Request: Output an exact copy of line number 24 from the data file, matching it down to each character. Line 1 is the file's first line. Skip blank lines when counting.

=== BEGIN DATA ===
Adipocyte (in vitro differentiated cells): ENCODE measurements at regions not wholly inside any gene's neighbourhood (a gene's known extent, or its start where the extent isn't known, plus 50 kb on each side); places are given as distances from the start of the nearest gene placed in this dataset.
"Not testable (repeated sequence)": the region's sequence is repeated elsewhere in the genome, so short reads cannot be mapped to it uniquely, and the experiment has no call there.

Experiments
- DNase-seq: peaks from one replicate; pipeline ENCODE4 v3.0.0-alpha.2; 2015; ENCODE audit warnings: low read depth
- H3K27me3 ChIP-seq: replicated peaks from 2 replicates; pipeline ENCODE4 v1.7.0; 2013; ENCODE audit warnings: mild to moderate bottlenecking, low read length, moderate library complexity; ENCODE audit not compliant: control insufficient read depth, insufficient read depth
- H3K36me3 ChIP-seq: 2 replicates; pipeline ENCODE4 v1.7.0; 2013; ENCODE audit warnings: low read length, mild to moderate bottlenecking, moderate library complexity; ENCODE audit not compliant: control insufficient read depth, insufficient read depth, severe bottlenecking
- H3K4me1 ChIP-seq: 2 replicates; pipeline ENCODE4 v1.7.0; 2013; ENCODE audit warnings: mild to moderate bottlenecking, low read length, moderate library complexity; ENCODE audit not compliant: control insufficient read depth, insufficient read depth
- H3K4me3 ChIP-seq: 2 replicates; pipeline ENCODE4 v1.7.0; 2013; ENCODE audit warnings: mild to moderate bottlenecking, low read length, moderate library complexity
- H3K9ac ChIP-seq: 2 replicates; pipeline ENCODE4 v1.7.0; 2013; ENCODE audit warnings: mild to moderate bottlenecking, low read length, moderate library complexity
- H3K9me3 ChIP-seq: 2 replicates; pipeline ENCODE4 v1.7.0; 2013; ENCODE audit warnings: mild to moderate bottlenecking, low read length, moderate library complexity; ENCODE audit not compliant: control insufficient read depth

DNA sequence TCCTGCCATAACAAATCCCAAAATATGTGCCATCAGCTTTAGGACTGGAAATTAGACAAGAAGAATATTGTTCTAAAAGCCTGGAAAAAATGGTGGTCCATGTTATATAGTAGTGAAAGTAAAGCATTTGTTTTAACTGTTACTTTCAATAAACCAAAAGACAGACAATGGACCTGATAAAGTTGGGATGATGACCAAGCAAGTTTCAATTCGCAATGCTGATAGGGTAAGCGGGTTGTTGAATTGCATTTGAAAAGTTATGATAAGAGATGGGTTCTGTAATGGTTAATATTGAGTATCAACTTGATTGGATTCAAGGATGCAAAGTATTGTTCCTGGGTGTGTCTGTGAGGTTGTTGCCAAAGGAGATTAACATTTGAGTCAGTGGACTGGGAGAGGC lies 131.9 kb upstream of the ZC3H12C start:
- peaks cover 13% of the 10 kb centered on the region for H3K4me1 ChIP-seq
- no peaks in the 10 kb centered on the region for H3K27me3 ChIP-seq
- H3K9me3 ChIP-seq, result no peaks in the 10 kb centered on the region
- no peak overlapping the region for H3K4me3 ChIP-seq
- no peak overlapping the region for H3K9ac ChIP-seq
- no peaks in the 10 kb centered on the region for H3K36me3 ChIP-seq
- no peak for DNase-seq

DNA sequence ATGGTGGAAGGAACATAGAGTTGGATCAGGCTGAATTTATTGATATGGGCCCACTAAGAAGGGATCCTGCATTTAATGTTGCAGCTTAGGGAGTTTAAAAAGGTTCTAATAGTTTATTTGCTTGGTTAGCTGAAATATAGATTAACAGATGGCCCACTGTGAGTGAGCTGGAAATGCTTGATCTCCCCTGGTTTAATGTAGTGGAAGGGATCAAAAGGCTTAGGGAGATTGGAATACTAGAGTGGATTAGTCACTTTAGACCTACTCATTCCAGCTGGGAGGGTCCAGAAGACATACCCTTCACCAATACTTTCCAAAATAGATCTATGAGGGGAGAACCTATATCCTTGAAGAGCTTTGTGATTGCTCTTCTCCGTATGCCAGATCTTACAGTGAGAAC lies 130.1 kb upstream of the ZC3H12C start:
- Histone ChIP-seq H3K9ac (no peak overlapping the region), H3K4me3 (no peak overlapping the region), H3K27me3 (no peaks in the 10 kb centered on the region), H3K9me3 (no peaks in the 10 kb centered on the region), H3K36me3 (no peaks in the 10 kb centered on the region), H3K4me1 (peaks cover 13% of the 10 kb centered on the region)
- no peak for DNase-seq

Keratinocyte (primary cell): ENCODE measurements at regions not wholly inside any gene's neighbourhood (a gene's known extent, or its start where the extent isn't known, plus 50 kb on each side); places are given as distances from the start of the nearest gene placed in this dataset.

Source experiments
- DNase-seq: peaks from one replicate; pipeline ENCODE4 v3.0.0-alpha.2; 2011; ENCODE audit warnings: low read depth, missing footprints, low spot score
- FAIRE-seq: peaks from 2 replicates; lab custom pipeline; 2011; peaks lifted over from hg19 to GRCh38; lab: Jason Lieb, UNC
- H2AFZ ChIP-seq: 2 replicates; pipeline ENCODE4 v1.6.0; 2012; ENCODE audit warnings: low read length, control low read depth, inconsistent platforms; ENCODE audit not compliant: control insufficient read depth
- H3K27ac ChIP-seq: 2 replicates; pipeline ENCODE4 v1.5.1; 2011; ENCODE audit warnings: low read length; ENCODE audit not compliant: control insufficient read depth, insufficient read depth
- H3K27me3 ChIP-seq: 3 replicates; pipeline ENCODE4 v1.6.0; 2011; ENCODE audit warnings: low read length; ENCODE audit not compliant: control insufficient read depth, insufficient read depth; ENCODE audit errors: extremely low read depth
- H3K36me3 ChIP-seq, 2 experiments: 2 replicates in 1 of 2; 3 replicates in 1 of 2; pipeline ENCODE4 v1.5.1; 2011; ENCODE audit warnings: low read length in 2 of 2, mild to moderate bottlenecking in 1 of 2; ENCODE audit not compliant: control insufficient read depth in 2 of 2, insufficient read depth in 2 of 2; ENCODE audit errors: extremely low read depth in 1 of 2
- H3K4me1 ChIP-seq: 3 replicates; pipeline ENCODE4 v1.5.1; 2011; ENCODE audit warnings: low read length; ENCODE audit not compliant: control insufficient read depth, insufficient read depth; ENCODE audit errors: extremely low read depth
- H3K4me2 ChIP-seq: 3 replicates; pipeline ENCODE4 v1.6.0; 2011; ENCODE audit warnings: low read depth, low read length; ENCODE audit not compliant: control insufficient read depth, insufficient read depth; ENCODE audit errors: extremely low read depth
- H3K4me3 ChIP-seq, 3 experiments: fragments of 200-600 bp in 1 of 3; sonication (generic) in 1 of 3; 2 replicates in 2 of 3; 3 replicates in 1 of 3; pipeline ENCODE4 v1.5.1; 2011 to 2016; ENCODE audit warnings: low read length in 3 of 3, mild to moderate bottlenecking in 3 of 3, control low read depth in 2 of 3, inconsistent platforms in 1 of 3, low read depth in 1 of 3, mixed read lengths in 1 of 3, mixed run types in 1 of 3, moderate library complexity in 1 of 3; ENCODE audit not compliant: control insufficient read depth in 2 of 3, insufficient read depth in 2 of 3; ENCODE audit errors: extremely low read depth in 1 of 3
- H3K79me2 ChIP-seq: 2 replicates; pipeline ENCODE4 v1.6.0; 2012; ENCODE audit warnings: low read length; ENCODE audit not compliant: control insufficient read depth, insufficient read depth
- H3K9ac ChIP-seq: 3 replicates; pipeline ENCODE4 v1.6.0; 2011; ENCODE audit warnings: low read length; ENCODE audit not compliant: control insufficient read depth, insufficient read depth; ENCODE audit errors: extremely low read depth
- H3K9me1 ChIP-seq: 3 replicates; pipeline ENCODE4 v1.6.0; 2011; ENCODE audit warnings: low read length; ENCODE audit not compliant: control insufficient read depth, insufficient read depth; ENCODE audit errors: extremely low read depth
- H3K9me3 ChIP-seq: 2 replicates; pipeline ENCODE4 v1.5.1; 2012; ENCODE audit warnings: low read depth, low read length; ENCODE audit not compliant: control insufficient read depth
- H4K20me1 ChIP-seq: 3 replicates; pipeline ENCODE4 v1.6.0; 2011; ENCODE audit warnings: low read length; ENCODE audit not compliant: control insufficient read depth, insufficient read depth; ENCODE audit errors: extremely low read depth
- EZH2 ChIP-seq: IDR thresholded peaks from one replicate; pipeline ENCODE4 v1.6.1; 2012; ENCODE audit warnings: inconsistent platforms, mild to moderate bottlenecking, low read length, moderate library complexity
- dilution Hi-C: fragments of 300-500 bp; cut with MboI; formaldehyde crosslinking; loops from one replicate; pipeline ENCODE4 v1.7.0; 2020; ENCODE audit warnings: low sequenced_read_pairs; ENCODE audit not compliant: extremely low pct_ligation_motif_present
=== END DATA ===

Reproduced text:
- DNase-seq: peaks from one replicate; pipeline ENCODE4 v3.0.0-alpha.2; 2011; ENCODE audit warnings: low read depth, missing footprints, low spot score